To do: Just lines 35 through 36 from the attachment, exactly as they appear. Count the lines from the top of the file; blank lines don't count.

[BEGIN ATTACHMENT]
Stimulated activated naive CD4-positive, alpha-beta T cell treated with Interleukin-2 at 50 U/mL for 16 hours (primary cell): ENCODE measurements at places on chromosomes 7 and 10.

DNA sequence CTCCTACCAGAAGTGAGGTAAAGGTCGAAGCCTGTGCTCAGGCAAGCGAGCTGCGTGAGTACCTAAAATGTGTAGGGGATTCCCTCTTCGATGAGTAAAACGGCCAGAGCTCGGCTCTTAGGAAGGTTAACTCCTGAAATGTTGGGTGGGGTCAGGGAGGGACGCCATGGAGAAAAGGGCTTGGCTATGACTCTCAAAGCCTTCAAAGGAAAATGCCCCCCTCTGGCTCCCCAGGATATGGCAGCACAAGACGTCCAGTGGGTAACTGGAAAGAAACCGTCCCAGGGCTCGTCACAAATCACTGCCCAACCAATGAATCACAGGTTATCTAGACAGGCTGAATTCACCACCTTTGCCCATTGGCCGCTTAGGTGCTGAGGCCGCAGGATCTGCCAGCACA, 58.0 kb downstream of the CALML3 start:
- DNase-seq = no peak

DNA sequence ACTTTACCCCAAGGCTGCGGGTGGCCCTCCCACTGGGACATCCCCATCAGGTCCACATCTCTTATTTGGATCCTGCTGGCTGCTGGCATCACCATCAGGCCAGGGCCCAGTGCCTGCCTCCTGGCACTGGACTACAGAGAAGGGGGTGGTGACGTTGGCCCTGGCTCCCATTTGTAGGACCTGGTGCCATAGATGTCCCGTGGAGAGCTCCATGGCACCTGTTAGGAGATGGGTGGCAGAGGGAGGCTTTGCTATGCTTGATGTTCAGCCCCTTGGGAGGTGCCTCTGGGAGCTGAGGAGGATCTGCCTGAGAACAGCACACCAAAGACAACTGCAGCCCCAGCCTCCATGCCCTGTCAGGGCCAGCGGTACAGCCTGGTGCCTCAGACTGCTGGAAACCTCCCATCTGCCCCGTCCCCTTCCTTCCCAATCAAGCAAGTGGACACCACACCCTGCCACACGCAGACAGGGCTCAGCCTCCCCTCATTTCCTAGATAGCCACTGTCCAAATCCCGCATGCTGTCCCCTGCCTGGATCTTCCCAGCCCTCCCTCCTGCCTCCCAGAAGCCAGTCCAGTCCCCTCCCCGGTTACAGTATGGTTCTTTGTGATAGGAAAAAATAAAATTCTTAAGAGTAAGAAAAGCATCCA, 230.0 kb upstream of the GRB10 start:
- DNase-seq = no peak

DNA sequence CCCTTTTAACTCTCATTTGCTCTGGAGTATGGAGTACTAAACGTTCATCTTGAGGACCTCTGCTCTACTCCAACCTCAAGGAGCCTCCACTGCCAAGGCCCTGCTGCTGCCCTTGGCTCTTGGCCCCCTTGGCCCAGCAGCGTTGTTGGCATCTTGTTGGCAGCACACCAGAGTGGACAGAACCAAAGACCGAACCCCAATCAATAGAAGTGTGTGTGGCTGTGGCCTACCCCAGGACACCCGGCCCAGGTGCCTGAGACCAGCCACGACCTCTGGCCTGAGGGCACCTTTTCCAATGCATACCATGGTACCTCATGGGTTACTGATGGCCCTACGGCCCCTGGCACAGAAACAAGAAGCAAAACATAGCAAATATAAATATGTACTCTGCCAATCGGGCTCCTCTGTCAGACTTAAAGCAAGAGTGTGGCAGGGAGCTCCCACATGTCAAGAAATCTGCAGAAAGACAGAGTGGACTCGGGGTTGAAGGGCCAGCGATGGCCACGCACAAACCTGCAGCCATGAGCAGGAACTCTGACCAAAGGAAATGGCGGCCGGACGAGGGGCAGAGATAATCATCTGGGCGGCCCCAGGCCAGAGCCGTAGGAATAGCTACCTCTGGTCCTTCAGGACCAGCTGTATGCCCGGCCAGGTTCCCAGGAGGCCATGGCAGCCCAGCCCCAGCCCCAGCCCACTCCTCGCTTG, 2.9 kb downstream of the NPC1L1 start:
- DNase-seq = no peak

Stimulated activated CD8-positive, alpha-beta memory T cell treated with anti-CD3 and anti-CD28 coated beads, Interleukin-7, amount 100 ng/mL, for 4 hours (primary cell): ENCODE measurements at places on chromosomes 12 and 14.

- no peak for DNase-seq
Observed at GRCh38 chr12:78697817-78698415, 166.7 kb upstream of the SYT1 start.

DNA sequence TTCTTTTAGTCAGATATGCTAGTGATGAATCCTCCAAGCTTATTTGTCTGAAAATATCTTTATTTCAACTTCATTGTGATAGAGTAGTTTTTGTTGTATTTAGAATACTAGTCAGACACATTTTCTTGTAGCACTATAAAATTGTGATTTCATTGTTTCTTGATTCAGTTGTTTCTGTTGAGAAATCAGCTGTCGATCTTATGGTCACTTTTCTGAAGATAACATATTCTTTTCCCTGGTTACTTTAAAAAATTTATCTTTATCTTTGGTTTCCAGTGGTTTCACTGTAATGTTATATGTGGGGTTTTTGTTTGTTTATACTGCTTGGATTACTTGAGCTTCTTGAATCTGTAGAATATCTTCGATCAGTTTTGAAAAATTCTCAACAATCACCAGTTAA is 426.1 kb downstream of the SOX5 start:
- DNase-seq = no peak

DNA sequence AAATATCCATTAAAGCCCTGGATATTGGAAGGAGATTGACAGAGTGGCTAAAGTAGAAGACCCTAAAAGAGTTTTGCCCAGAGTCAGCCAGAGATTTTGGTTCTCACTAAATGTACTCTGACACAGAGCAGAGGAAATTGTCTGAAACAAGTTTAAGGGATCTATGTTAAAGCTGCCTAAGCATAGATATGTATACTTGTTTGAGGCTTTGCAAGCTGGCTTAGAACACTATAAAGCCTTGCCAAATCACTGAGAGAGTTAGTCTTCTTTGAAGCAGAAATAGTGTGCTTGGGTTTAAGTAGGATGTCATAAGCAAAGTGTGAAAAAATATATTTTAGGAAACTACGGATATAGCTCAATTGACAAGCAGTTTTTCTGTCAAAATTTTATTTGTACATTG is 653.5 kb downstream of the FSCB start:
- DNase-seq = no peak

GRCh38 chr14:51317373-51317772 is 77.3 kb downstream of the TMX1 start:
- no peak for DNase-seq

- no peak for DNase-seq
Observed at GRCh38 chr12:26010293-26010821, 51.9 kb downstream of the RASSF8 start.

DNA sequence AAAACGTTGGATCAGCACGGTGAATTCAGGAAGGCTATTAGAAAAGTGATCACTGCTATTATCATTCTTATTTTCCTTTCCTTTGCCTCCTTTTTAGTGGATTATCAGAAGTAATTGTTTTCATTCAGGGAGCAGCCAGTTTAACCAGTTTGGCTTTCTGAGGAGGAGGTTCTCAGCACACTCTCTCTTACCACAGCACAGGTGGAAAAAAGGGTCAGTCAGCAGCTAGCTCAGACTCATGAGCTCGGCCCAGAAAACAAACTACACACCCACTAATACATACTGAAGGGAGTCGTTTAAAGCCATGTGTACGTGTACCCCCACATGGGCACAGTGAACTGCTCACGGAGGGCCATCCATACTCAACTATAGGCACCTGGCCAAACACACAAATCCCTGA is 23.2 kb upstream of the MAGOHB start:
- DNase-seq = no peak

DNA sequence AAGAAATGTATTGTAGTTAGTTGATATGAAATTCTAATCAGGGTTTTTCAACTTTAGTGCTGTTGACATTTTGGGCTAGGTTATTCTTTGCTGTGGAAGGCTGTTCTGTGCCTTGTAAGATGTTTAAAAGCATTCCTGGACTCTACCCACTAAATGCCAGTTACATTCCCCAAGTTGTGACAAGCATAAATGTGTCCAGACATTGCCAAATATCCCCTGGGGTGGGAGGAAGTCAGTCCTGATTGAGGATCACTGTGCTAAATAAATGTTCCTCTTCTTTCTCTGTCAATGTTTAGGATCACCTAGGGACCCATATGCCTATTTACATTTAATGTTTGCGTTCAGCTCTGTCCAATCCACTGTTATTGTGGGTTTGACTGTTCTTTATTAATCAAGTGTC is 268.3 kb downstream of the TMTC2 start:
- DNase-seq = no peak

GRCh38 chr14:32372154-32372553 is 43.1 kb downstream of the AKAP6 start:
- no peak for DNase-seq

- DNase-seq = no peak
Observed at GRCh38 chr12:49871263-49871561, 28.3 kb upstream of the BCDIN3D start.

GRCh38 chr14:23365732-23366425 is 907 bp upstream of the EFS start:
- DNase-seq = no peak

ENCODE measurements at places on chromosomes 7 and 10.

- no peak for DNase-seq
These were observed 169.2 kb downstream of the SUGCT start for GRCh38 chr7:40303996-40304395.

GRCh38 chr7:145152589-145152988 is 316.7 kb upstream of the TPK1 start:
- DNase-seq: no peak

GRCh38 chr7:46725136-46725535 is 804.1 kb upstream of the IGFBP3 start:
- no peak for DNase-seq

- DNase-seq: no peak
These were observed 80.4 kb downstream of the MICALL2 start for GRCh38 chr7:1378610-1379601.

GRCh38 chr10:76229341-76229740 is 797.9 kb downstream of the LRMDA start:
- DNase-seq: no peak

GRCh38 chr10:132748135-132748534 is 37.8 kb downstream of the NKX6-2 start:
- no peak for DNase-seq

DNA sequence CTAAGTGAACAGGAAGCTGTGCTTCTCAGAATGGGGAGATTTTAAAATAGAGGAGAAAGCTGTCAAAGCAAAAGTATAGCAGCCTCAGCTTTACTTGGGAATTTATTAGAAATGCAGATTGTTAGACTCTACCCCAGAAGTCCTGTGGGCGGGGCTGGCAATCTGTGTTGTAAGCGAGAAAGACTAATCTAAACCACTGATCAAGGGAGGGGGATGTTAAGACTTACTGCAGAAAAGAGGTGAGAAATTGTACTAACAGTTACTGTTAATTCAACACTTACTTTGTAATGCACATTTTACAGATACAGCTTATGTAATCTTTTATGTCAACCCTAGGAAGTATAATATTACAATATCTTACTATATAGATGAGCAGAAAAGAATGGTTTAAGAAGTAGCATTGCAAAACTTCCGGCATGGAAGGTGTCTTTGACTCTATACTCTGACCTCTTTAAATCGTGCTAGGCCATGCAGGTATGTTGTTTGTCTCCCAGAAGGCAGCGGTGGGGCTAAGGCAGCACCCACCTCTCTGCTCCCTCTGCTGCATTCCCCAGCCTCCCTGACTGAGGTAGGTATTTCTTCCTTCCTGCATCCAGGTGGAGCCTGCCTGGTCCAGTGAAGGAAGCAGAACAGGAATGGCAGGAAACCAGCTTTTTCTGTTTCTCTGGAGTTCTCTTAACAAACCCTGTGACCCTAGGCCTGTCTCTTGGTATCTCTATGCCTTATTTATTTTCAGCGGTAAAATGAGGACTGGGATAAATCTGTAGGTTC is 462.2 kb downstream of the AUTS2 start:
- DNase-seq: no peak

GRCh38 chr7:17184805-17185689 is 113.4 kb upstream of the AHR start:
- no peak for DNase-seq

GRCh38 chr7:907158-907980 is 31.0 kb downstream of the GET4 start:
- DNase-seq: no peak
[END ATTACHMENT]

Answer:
- no peak for DNase-seq

- DNase-seq: no peak